It’s rare to find an intact antique atlas. Many atlases are cut up and sold to collectors as individual maps. Even when you find a atlas that hasn’t been chopped up, it’s very difficult to track down the provenance and original owner of a 200-year-old book. But we were up for the challenge!
What could be more fun than play cigarettes? For decades, smoking was not only socially acceptable, so was providing toy cigarettes to children so they could pretend to be just like mummy and daddy.
People used to purposefully wall up cats in buildings for good luck? It’s true! Learn more about Mortimer and how he ended up in a display case at a going-out-of-business sale.
Life-sized body parts made of beeswax? What are those for? In holy places throughout Europe, such as Fatima and Montserrat, ex voto anatomico are purchased then presented to saints.
Every book-collector dreams of finding a rare first-edition jumbled in with tattered paperbacks and dusty old text books. Before we even opened this beautiful gift book, we knew it was special. It might not be worth thousands of dollars, but it is indeed a first edition. And the story we discovered is perhaps more valuable than the book itself.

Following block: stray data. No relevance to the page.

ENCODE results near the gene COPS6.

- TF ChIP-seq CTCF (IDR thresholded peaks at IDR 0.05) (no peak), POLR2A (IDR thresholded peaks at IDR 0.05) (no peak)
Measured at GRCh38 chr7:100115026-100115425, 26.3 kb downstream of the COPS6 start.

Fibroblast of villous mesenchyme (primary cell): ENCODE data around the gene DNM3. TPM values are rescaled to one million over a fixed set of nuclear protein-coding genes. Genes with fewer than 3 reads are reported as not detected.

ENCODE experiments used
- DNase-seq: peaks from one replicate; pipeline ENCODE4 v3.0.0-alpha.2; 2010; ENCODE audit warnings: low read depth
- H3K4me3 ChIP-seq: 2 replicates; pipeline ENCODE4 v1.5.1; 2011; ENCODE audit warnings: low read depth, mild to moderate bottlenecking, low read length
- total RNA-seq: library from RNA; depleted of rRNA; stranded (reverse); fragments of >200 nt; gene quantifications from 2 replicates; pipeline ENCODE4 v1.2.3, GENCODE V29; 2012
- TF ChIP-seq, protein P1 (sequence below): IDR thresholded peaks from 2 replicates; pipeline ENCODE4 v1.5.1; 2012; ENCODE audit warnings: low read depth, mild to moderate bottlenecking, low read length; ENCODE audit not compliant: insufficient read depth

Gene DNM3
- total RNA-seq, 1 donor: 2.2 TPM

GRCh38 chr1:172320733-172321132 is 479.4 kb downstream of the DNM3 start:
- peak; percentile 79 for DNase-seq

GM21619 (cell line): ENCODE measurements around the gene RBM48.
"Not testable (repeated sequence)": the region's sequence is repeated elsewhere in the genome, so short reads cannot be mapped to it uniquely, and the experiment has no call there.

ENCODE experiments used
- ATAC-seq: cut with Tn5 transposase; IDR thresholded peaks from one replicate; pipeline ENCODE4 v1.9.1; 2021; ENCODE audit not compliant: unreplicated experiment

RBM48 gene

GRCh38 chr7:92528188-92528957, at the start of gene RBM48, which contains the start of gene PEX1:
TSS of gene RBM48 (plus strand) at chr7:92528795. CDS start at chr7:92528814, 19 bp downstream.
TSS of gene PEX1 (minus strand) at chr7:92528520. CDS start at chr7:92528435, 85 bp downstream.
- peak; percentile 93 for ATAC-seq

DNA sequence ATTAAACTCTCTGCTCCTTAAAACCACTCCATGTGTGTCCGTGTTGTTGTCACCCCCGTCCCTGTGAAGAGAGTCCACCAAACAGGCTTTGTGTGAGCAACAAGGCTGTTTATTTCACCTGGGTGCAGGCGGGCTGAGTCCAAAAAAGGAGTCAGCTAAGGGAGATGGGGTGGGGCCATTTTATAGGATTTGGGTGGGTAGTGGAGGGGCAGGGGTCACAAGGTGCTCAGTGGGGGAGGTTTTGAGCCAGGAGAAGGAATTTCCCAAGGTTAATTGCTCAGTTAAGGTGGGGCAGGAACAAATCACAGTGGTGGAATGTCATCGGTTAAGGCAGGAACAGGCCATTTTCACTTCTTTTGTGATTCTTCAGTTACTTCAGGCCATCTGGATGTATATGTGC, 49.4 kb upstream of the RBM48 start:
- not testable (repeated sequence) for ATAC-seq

When we found this $20 vellum leaf at an estate sale, we knew nothing about St. Agatha. But after bringing it home, removing it from the frame, and rather clumsily translating the verse by channeling Fr. Kelly, my high school Latin teacher, we made the connection to St. Agatha.
We thought that tracking down the owner of this Freemason hat might lead us to uncover tales of intrigue and some of the mysterious brotherhood’s long-hidden secrets. What we actually discovered involved an unfortunate shooting, a burglar in ladies’ boots, a bon bon dish, and a railroad man.